In an age of multimedia consumption and production and different ways of interacting with knowledge, this Speed Teaching session will showcase faculty who use podcasts in their teaching. How can podcasts provide a supplement to course readings and offer different ways of engaging students? How can students showcase their own learning by producing podcasts? If you’re looking to shake up the monotony of traditional reading and writing assignments, join us to learn more about how podcasts can promote student learning.

March 2023

Listening then Libations : A Podcast Discussion Group on “Rigor”

Friday, March 31st, 4:00 – 5:15pm

Given the debates on the word “rigor” that have appeared in the Chronicle and Inside Higher Ed over the past year, what do we really mean by this potentially problematic but also enticing word? Participants will listen to podcasts from the series “Dead Ideas in Teaching and Learning” and discuss and debate what we really mean when we talk about rigor. Please listen to Season 5, Episode 2: “Rigor as Inclusive Practice” with Jamiella Brooks and Julie McGurk, and then pick another episode from the series that interests you: 3. “Rigor as Engagement;” 4. “Rigor as Liberation;” 5. “Rigor as Equity;” 6. “Rigor as Skill Building;” 7. “Rigor as Assessment from the Student Point of View.” We’ll debrief and debate and decide how to reclaim and reframe rigor for ourselves.

April 2023

Epistemic Asphyxiation: Whiteness, Academic Publishing, and the Suffocation of Black Knowledge Production

Tuesday, April 11th, 12:00 – 1:00pm

Join us for a session with our partners in the Office of Inclusive Excellence Education and Development, Student Life, Black Employee Resource Group (BERG), and Black Lumen Project.

Blackness in the white imagination engenders anxiety-producing responses, and, as such, epistemic asphyxiation are the rationalized attempt(s) to restore a normative pattern of breathing, that is, coherence to a white western epistemological ideal. This presentation contributes to the function of anti-Black technologies in and beyond higher education, with specific attention to the academic publishing process. Further, it endeavors to draw out otherwise possibilities for minoritized faculty existence in the wake of anti-Blackness.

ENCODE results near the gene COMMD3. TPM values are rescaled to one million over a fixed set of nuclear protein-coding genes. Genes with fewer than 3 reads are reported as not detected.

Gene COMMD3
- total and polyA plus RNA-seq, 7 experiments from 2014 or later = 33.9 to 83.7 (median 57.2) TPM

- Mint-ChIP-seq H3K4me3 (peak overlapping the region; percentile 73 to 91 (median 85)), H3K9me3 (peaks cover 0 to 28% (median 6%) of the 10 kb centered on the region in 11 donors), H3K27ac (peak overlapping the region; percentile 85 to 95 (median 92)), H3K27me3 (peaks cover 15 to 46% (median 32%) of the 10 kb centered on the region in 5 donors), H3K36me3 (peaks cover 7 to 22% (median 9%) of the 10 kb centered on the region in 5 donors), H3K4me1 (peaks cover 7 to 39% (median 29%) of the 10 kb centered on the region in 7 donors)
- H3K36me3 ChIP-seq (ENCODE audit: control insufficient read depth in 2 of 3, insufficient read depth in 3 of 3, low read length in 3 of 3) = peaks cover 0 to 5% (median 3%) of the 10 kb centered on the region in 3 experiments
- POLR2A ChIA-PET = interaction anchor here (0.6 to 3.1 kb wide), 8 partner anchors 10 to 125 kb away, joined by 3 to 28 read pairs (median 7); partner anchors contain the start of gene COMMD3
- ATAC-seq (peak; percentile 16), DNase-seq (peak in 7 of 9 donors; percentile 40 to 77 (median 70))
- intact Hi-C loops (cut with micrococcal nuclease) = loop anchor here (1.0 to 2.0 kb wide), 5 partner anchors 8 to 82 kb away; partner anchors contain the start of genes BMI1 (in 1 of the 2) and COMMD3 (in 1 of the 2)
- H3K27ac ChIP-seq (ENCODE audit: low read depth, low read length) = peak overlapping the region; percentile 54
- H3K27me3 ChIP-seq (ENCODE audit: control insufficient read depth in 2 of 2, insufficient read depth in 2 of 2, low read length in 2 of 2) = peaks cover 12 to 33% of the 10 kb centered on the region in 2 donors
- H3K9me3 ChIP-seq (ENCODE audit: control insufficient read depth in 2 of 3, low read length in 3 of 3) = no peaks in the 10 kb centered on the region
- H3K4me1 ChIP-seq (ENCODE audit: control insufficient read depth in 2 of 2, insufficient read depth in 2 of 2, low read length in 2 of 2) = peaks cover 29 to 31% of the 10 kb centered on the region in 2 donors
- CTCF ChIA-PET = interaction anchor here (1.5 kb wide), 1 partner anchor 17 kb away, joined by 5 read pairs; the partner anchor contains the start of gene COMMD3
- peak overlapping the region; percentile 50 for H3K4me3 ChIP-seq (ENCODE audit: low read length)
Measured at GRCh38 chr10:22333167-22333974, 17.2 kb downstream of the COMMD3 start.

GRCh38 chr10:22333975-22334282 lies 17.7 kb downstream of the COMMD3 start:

Dr. Wilson Kwamogi Okello (he/him) is an accomplished early-career artist and transdisciplinary scholar who draws on Black critical theories to advance research on student/early adult development theory. Most immediately, he is concerned with how Black critical approaches make visible the epistemic foundations that structure what it means to be human and imagining otherwise possibilities for Black being therein. He is also concerned with how theories of Blackness might reconfigure understandings of racialized stress and trauma, qualitative inquiry, critical masculinities, and curriculum and pedagogy. Dr. Okello is a sought-after speaker and consultant; he has delivered over 150 invited keynotes/talks/performances across the United States and internationally. Among other early career awards, he received the 2022 Council on Ethnic Participation (CEP) Mildred Garcia Award for Exemplary Scholarship by the Association for the Study of Higher Education, and he was named a 2022 Emerging Scholar by the American College Personnel Association. Dr. Okello is an assistant professor of higher education at Penn State University, where he is a research associate at the Center for the Study of Higher Education.

Discussion Series: Burnout: The Secret to Unlocking The Stress Cycle

Session 1: Tuesday, March 21st, 4:30 – 5:15pm
Session 2: Tuesday, April 20th, 4:15 – 5:15pm

Burnout happens to everyone at some point or another, and results from repeated or prolonged emotional, mental, physical, and work-related stress. Faculty burnout exacerbated by pandemic-related stressors affect not only their mental well-being and classroom instruction but also overall health.

Join Elon’s Faculty Fellow for Wellness and Well-being (Dr. Svetlana Nepocatych) in a guided book discussion where we will read “Burnout: The Secret to Unlocking The Stress Cycle” by Emily Nagoski and Amelia Nagoski, engage in dialogue focusing on experiences of burnout, stress, strategies, connection and growth, and create a space where you can meet new people on campus.


Past Events:

To view more of our CATL events, see below for previous years.